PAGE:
Golborne Colliery Disaster
March 18th, 1979 - the town of Golborne, Lancashire went about its’ business as usual. Nobody could have expected that the day would end in disaster after an explosion and fireball at the local colliery, resulting in 10 men dead and 1 injured. The victims included electricians who were working within the colliery to restore power to ventilation fans that had previously stopped working.
Cause of the explosion
It is believed that the explosion was caused by an ignition of built-up methane gas in a tunnel, which was 1,800ft underground. Initial reports released stated that 3 men had died at the scene, with 8 others seriously injured, primarily with burns and lung injuries. Methane is a naturally occurring gas and as such all collieries have ventilation systems in place to disperse it before it can build up and become a threat. It was not initially clear what had caused the methane to ignite, especially as all of the men involved were carrying methanometers and safety lamps.
In the immediate moments after the explosion, the deputy-manager activated the emergency procedures to ensure all men currently underground were removed to a place of safety and summoned the Boothstown rescue brigade. Deputy McGuire and locomotive driver H Baxter then took a locomotive as far as they could into the tunnel, after which they proceeded by foot, and soon came across badly injured men trying to escape. Rescue teams arrived and together three separate operations were undertaken to rescue all 11 men, 3 of whom were considered dead at the scene.
Once the area had been cleared and deemed safe, the HM Inspectorate of Mine and Quarries started their investigation of the site, with assistance from the Safety in Mines Research Establishment (SMRE). This included interviews with all those involved to determine the circumstances surrounding the explosion, review of all paperwork and records pertaining to the running of the colliery and safety procedures and a thorough inspection of all the equipment and workings involved. Many items were impounded and inspected above ground. SMRE also took charge of establishing the source of the explosive mixture and the ignition source.
Findings & Cause
The findings of the investigation were as follows:
- The unventilated P1 Intake Drivage contained a high concentration of methane, or “firedamp” on the morning of the explosion. Air samples taken 2 days after the explosion (before it was de-gassed), showed a 75% firedamp content, which in turn indicates the firedamp content immediately before the explosion would be around 50%.
- It was suggested that this firedamp could have overflowed to the Plodder Dip Intake, where the ventilation fans were not operational.
- The firedamp-air mixture that had overflowed into the Plodder Dip Intake was too rich to burn, but was flammable when the rate of flow fell slightly.
- Electrical sparks then ignited this mixture, which resulted in a slow moving flame that passed down the Intake and reduced the rate of ventilation in the Drivage.
- Investigators concluded that, about 2.5 minutes after the first ignition, the firedamp-air mixture in the Dip Intake was also ignited, which they concluded was approx. 9% firedamp. The resulting flame would have been fast moving and caused the violent blast, producing the fireball that shot down the tunnel.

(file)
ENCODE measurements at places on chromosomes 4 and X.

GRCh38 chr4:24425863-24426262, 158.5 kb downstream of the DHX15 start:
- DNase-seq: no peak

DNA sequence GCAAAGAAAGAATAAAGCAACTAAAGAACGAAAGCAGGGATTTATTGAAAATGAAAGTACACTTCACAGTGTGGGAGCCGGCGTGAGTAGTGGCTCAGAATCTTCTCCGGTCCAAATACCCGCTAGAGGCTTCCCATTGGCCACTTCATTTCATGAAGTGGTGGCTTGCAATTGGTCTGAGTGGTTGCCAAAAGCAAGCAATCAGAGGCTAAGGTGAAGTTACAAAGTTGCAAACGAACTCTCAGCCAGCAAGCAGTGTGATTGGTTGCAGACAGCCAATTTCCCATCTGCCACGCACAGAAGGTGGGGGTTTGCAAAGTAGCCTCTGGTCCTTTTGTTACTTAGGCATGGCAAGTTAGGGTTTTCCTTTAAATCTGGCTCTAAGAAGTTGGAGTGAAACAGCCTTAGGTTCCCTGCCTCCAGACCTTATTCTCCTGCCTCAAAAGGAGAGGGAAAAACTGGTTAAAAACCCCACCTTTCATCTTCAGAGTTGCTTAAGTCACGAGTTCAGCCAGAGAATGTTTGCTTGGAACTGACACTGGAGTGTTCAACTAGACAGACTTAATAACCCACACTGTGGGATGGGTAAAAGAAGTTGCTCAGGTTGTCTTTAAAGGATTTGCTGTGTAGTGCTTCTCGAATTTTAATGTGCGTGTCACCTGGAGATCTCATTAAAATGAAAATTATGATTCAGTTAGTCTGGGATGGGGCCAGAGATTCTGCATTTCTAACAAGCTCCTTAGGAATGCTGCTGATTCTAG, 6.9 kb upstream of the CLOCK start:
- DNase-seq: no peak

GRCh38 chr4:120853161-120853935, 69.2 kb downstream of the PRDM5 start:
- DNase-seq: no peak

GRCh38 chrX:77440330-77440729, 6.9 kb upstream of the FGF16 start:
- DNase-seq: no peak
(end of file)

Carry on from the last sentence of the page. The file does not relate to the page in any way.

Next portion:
- Coal dust did not play a substantial part in the explosion.
The potential source for the electrical sparks that ignited the firedamp-air mixture initially was deemed to be two exposed live connector pins in an auxiliary plug on an interlock circuit cable attached to a section switch on which the electricians were working.
It was also found that the excessive delay in restoring power to the ventilation fans had resulted in the build-up of a high concentration of firedamp. A de-gassing operation was in process at the time of the explosion but had not had enough time to lower the concentration to a level to avoid the risk of explosion.
- The Switchgear that was deemed responsible for the sparks was located on on the return side of the P1 Intake Drivage. The report recommended that for all future colliery works, Switchgear that controls auxiliary ventilating fans should be located on the intake side of the drivages.
- Proper planning of all electrical works and installations needs to be closely coordinated by both the electrical and mining departments, ensuring reliability of electrical supply at all times!
- Alternative arrangements of ventilation need to be arranged should the fans stop working in known gassy conditions and areas.
- Early warning devices need to be used to ensure mechanical protection of ventilation fans, with further research work also required on the use of fans in parallel, electrical control and interlocking arrangements of auxiliary fans.
- The Colliery Manager needs to ensure the rules for de-gassing of drivages meet the following:
- Unless the firedamp concentration can be positively controlled to not exceed 1.25% all electrical power to apparatus on the return side of the place to be de-gassed should be isolated. This does not apply to apparatus which is certified intrinsically safe and is also approved under regulation 20 or regulation 21 A of the Coal and Other Mines (Electricity) Regulations 1956, as amended.
- All persons are withdrawn from places likely to be affected before the de-gassing operation is commenced.
- In places where regulation 22 of the Coal and other Mines (Electricity) Regulations 1956 applies
- No exposed live circuit should be tested unless the circuit and the method of test are certified intrinsically safe and the type of circuit used for the control and interlocking of auxiliary fans and section switches should be clearly identified and should be intrinsically safe.